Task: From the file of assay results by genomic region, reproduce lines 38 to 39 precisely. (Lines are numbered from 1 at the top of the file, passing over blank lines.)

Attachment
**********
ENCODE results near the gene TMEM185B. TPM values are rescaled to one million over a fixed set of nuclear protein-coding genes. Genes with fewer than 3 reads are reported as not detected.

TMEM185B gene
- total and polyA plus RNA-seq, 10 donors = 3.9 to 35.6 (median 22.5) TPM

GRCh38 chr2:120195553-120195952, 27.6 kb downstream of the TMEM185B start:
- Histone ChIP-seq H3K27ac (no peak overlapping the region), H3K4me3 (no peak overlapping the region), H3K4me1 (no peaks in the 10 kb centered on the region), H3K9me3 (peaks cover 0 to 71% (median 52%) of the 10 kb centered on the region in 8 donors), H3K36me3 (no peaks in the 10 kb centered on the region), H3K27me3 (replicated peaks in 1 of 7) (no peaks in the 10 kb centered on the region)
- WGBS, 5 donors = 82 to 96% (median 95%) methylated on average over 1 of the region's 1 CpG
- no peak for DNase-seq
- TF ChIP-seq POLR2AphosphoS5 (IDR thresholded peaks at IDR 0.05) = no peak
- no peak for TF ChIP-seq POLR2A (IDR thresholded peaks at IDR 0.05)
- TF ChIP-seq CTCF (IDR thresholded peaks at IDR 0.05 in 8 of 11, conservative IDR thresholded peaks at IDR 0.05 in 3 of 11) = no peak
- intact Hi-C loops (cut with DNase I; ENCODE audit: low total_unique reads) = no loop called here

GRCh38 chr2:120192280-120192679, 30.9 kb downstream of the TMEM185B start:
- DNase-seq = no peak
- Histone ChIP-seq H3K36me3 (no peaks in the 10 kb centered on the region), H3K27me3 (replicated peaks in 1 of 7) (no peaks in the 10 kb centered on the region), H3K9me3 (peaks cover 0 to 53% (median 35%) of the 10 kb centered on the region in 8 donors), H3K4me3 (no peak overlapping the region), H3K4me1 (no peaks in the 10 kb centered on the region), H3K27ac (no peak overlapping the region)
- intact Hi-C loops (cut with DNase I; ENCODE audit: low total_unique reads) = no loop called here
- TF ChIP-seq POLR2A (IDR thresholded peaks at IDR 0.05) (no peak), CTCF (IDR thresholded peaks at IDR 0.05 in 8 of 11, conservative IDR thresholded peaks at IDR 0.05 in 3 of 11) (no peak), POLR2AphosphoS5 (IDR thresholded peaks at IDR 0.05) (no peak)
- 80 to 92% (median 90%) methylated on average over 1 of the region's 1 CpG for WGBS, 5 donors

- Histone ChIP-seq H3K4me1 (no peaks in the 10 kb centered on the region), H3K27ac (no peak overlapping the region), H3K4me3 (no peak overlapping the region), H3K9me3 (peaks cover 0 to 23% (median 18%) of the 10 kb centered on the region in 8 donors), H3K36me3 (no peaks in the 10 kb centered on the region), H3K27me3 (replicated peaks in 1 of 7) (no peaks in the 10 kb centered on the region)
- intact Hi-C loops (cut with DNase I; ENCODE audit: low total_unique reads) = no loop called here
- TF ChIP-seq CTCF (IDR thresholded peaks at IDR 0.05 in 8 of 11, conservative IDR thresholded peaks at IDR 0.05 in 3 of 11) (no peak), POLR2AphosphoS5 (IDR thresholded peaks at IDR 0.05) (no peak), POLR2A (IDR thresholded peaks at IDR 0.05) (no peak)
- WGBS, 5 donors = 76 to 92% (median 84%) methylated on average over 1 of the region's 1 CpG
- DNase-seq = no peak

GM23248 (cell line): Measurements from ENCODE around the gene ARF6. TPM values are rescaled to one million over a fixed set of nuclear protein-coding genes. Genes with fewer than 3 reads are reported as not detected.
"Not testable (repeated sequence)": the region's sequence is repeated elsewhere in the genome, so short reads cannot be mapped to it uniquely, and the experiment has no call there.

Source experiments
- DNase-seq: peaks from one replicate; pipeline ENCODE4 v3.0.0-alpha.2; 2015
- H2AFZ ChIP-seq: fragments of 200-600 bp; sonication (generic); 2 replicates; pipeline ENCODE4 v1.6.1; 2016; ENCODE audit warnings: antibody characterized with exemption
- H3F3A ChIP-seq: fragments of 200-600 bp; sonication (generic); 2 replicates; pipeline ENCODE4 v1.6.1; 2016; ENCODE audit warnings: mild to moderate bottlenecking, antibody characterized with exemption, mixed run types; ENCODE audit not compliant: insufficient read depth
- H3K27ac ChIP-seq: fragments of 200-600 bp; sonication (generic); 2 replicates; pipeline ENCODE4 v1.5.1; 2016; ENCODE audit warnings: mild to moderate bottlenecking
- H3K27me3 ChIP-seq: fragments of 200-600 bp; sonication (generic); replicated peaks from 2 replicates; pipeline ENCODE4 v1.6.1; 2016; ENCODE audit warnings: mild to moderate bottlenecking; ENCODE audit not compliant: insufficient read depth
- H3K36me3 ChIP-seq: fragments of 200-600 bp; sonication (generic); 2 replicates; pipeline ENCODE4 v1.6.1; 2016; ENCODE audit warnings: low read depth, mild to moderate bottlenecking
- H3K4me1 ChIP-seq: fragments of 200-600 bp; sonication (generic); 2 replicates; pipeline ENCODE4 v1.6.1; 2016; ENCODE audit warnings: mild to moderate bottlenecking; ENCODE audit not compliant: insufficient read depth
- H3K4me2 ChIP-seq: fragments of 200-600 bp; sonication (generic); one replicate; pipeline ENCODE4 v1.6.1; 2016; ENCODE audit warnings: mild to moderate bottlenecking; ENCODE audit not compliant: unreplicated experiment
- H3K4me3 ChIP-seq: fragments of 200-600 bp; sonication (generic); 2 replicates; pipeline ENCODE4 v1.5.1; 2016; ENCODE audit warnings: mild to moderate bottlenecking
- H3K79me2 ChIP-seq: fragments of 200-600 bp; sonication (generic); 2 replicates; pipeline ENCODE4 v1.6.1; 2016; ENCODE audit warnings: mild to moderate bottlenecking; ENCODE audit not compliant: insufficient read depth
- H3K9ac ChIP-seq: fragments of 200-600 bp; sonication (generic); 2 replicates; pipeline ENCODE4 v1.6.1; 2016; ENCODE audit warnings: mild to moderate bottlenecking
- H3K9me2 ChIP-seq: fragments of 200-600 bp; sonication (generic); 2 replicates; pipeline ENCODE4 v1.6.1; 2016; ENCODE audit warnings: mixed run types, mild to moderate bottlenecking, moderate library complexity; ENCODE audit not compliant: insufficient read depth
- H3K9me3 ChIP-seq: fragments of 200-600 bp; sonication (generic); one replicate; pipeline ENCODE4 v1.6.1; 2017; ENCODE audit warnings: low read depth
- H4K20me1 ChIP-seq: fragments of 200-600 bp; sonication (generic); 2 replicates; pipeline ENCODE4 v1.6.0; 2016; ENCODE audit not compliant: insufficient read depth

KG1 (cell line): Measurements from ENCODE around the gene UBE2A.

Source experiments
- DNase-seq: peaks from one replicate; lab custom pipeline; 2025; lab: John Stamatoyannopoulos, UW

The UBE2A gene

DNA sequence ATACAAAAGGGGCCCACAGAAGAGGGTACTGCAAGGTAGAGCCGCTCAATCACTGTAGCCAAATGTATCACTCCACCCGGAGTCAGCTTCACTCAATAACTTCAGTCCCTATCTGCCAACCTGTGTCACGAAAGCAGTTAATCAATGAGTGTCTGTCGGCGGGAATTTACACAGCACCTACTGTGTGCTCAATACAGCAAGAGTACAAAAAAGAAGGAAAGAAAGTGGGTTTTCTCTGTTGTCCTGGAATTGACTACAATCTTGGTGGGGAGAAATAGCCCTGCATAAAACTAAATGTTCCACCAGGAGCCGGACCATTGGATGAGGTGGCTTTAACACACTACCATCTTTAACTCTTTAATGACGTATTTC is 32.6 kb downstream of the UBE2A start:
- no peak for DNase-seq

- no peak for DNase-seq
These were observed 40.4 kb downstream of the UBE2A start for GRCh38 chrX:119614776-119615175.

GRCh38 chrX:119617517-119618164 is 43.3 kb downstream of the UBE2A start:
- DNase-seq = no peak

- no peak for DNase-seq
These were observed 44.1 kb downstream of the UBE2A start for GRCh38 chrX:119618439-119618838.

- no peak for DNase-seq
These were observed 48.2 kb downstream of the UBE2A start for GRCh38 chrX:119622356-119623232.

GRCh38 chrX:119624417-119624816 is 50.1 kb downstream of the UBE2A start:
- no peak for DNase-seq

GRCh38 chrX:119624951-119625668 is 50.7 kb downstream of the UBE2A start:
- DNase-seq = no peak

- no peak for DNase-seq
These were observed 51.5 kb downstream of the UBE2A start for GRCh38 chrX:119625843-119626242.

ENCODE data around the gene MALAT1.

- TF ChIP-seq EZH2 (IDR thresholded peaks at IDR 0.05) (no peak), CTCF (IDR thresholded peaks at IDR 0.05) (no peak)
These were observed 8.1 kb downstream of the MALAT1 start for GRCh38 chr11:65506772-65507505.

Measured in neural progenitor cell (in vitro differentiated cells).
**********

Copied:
- H3K9me3 ChIP-seq: fragments of 200-600 bp; sonication (generic); one replicate; pipeline ENCODE4 v1.6.1; 2017; ENCODE audit warnings: low read depth
- H4K20me1 ChIP-seq: fragments of 200-600 bp; sonication (generic); 2 replicates; pipeline ENCODE4 v1.6.0; 2016; ENCODE audit not compliant: insufficient read depth